September 6, 2007
Memphis Man Facing Lawsuit Alleging He Diverted $370,000 From Mother’s Estate
By Rusty Ebert
The following article is reprinted from the Van Buren County Register August 23, 2007 edition.
A Memphis man is being sued in Van Buren District Court (Keosauqua, IA) after he allegedly diverted more than $370,000 from his mother for the benefit of himself.
Community First Bank, as executor of the estate of Edna Mae Robinson, filed the suit Monday (August 20th) against Steve A. Robinson, who was power of attorney for his mother, Edna Mae, while she was alive.
Steve A. Robinson was named the power of attorney on September 5, 1996 and allegedly began writing checks to himself and family members in 1999, continuing to do so up until two days before Edna Mae Robinson’s death on April 28, 2004. He allegedly diverted a payment on a farm note between his mother and himself and executed a deed of release on the property to himself.
The lawsuit alleges the defendant “unjustly enriched” his portion of the estate at the expense of Edna Mae Robinson’s other two children, Dennis Robinson and Sharon Kay Baker, who are beneficiaries along with Steve A. Robinson.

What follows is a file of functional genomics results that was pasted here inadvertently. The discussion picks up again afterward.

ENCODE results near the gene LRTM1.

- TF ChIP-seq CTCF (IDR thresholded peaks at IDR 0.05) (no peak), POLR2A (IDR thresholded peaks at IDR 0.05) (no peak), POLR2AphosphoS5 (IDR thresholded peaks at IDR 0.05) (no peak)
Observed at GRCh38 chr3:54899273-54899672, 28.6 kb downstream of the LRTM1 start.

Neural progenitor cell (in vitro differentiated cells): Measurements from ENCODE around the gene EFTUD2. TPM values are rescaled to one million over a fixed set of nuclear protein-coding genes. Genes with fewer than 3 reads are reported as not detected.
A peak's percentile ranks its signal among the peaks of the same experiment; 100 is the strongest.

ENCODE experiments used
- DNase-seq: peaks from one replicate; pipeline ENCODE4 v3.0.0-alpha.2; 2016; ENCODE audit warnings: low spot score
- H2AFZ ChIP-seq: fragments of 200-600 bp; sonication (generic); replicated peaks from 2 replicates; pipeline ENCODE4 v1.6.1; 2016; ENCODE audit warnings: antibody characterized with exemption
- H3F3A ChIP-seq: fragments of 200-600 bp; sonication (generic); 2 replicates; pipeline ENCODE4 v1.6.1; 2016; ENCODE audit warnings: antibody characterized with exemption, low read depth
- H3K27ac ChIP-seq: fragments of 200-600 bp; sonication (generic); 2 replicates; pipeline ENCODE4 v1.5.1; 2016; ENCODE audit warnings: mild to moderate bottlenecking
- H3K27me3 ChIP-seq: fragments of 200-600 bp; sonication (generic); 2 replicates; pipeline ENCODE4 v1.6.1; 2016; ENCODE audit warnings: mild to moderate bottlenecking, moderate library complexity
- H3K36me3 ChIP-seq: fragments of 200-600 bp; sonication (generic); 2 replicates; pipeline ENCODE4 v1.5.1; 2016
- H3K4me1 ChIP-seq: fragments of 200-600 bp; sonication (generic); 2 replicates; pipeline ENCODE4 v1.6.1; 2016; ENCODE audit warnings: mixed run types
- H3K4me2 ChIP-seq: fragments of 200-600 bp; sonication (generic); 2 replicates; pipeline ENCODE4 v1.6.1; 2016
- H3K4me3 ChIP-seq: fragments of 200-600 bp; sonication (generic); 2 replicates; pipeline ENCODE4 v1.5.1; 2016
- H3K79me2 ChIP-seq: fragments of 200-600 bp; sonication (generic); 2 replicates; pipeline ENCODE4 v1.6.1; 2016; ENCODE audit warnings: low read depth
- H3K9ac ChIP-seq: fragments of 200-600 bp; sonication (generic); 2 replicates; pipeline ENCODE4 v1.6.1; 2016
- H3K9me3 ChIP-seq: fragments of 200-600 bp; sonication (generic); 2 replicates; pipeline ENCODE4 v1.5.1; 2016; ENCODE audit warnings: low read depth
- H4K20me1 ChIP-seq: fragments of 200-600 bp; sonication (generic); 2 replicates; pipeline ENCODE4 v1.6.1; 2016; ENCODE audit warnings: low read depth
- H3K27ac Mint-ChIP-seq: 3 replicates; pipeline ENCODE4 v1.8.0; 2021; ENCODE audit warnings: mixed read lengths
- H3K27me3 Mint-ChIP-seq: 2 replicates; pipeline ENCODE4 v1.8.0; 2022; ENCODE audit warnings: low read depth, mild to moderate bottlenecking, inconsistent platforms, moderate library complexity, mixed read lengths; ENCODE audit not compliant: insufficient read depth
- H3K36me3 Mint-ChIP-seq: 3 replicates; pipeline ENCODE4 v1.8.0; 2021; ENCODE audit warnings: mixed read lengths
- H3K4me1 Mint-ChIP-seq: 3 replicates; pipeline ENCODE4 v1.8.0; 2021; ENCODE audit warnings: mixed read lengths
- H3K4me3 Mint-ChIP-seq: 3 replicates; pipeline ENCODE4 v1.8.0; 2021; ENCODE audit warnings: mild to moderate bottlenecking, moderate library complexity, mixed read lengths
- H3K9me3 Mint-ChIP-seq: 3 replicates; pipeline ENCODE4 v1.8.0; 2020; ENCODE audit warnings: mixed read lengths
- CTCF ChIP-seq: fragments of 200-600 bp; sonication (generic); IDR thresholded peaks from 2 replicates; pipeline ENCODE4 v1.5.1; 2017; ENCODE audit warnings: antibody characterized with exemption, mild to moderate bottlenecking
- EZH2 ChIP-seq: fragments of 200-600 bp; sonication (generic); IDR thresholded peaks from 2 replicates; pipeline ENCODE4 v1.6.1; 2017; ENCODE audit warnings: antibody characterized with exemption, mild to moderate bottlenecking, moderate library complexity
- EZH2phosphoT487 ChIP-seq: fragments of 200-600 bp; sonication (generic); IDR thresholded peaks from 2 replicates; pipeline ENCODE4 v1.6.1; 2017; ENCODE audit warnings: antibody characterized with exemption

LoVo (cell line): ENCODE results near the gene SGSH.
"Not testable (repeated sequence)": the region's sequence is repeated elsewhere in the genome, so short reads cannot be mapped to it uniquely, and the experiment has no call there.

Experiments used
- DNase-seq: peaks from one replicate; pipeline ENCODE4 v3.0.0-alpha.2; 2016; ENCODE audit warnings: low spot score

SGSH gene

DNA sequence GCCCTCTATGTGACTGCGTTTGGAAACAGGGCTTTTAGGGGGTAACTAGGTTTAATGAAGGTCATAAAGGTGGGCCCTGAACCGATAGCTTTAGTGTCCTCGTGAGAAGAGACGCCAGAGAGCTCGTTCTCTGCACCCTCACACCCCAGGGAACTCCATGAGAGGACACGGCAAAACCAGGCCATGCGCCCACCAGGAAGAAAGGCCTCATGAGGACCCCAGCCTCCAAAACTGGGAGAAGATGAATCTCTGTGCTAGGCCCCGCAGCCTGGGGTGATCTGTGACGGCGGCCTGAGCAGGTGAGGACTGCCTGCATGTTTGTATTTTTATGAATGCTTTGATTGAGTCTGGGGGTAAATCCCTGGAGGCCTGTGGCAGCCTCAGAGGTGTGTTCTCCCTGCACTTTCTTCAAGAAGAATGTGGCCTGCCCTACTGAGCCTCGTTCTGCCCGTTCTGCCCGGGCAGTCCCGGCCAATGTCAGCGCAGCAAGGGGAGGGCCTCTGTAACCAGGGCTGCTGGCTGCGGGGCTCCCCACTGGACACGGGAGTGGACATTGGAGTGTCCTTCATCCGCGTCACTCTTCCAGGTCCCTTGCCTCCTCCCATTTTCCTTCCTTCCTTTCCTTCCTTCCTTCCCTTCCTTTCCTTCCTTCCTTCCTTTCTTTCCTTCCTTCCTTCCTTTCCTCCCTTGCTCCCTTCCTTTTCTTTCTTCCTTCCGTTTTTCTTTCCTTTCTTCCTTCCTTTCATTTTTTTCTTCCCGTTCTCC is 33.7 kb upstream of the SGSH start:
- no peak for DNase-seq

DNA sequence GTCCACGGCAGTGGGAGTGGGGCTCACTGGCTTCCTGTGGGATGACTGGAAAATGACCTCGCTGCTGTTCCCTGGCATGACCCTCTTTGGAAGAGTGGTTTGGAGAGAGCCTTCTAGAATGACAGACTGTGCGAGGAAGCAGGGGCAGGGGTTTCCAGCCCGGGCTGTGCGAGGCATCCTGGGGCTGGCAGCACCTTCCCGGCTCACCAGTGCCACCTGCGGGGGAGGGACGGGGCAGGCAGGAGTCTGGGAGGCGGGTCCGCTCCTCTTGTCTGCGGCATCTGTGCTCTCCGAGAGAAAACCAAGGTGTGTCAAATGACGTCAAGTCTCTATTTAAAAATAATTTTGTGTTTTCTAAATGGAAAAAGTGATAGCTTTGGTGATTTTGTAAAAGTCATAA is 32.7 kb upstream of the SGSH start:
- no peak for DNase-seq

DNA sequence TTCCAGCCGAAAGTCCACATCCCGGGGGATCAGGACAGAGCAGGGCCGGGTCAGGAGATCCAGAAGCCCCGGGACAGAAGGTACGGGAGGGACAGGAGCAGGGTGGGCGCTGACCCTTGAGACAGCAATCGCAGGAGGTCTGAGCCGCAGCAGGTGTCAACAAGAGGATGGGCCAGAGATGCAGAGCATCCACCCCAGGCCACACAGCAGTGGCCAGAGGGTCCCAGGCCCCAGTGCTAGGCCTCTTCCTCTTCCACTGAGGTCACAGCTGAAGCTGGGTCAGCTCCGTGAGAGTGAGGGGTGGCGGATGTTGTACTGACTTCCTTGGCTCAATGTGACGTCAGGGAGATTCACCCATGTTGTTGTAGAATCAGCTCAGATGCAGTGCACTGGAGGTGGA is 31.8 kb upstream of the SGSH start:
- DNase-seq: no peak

(The following paragraph was edited from its original form, condensing the Van Buren County Register’s complete list of the charges.)
The article indicated that between June 11, 1999 and April 26, 2004 Steve A. Robinson allegedly wrote checks in excess of $230,000 to himself or his family members and diverted a $135,473 payment on a farm note between himself and his mother before executing a Deed of Release to himself on the property, eliminating all further financial obligations on the note.
The lawsuit claims “upon information and belief, payments to or for the benefit of Defendant’s wife or children were sham payments that, in truth, inured to the benefit of the defendant.”
The suit alleges that the defendant’s acts were abuse of his status as power of attorney. The plaintiff has demanded the return of the funds and has asked the court to require the defendant to repay to the estate that portion of the funds that exceeded his “fair share” under decedent’s estate.